During this time of pandemic and continued racism and violence that especially impact marginalized communities of color, we recognize the disproportionate impact on Black and African-American people. In the context of the deaths of Ahmaud Arbery, George Floyd, and here in Kentucky, Breonna Taylor and David McAtee, we affirm that


            UK professors Dr. John Littleton, CEO of Naprogenix, Inc.,  and Dr. Mark Prendergast are investigating the effects of COVID-19 “spike proteins” on the brain. COVID-19 spike proteins may be toxic in the brain, particularly in an alcohol-dependent brain. Many patients with COVID-19 are reporting losses of smell and taste, indicating that the virus or proteins associated with it are entering the brain (as HIV-1 does). Because of the unique molecular structure of the virus spike proteins, they are likely to target neurochemical receptors that are "upregulated" by chronic alcohol intake. This suggests that alcohol-abusing individuals may be particularly susceptible to COVID-19- related CNS symptoms. Littleton and Prendergast have submitted a grant, which is a supplement to a National Institutes of Health award to Naprogenix, Inc., to extend their studies on viral proteins in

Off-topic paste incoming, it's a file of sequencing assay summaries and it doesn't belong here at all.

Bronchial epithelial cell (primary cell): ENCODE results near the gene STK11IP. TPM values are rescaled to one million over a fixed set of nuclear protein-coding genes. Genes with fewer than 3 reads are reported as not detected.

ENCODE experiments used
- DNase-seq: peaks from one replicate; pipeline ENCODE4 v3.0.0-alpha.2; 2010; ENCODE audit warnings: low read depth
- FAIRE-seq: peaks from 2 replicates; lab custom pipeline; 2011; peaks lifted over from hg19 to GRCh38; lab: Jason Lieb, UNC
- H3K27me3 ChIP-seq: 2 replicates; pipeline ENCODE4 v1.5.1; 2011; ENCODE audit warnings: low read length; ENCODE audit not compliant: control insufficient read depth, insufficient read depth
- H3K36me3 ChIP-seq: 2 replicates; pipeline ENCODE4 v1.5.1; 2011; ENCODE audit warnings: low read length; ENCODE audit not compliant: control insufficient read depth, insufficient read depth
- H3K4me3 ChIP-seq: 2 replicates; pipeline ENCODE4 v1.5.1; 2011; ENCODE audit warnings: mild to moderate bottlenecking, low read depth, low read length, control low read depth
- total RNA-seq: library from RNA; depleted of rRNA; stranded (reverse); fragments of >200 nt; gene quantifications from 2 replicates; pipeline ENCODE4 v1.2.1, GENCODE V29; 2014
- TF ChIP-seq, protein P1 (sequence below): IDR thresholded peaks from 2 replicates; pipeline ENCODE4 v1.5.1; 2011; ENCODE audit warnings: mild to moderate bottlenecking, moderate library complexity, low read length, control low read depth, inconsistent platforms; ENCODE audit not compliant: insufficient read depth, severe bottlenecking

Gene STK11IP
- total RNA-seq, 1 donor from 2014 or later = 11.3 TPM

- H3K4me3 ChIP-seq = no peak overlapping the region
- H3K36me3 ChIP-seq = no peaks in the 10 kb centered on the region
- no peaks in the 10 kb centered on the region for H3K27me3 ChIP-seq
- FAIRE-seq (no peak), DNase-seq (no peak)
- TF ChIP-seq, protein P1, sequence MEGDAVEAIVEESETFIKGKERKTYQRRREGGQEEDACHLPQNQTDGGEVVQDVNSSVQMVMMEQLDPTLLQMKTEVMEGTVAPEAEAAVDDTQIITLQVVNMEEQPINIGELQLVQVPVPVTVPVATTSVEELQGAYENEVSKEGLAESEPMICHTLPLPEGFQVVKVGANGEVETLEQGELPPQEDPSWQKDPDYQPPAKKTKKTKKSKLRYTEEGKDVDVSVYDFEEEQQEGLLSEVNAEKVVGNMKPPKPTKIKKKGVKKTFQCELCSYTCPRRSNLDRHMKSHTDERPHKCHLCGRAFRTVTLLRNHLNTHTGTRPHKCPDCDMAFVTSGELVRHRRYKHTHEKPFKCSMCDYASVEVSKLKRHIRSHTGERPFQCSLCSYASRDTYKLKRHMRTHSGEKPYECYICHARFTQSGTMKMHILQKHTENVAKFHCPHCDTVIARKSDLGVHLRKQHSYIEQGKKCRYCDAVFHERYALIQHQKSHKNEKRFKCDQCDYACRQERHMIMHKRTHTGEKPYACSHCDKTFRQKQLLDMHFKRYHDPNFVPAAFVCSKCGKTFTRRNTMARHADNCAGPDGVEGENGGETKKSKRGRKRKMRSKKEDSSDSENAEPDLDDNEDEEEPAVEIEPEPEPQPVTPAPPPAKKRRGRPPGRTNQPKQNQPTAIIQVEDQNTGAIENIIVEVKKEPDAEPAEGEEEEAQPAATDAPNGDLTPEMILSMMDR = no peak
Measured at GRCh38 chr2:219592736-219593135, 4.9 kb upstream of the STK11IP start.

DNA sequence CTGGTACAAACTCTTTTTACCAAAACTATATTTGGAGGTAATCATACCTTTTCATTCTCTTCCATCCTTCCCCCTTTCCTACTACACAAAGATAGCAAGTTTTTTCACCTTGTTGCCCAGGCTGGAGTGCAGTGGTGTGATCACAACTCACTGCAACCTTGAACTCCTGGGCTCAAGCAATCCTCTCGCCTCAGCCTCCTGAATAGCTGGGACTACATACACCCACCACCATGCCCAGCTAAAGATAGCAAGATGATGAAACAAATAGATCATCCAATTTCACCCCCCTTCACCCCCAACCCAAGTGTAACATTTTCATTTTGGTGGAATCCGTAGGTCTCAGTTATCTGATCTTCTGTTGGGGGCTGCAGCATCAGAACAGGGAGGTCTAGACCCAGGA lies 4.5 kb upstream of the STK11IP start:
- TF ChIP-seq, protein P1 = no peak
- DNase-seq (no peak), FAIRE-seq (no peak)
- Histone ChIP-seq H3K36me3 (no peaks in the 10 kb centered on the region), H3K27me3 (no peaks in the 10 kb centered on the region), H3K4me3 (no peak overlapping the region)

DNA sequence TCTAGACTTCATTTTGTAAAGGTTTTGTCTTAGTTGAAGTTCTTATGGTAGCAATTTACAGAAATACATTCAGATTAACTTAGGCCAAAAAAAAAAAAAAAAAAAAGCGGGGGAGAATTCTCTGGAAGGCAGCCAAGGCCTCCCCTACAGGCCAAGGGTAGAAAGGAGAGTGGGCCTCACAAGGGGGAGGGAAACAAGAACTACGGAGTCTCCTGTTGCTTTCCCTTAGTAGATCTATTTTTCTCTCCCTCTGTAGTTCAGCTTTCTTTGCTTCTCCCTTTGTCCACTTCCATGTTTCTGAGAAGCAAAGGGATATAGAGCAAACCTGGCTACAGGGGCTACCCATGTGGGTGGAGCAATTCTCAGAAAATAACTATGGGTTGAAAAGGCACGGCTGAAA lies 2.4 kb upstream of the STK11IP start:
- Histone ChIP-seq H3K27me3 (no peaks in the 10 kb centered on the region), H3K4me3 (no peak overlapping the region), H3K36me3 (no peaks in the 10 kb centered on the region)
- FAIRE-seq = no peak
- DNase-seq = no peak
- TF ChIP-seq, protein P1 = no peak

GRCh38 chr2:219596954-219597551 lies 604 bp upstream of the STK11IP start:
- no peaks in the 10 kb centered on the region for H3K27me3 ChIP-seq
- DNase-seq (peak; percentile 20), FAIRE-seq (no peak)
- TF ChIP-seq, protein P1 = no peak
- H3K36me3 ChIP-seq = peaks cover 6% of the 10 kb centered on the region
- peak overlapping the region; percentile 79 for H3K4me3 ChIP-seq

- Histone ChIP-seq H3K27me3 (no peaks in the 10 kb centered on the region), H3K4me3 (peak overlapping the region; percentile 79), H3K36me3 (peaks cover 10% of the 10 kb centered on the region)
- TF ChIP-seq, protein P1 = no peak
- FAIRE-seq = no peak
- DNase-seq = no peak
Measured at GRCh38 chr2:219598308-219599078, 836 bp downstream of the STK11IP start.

By Whitney Hale

LEXINGTON, Ky. (May 13, 2020) — The University of Kentucky Office of Nationally Competitive Awards has announced that five students and alumnae have been selected to receive government-funded National Science Foundation (NSF) Graduate Research Fellowships. In addition, six other UK students received honorable mention recognition from the foundation. Included among the recipients are College of Arts & Sciences alumni and current undergraduates. 

NSF Fellows receive a three-year annual stipend of $34,000 along with a $12,000 cost of education allowance for tuition and fees for a research-based master's or doctoral degree in a STEM (science, technology, engineering or mathematics) field.


By Danielle Donham

LEXINGTON, Ky. (May 4, 2020) — The University of Kentucky has honored two senior students with the Otis A. Singletary Outstanding Senior Award at the virtual Lead Blue: Student Organizations Celebration and Award Ceremony on April 28. This year’s recipients were Michael Hamilton and Joe Walden.

The Otis A. Singletary Outstanding Senior Award was established in 1978 as the first award recognizing overall student leadership at UK. The award is named after former University of Kentucky President Otis A. Singletary.

Students nominated for this award have displayed outstanding leadership while attending the University of Kentucky, made significant contributions to academics and are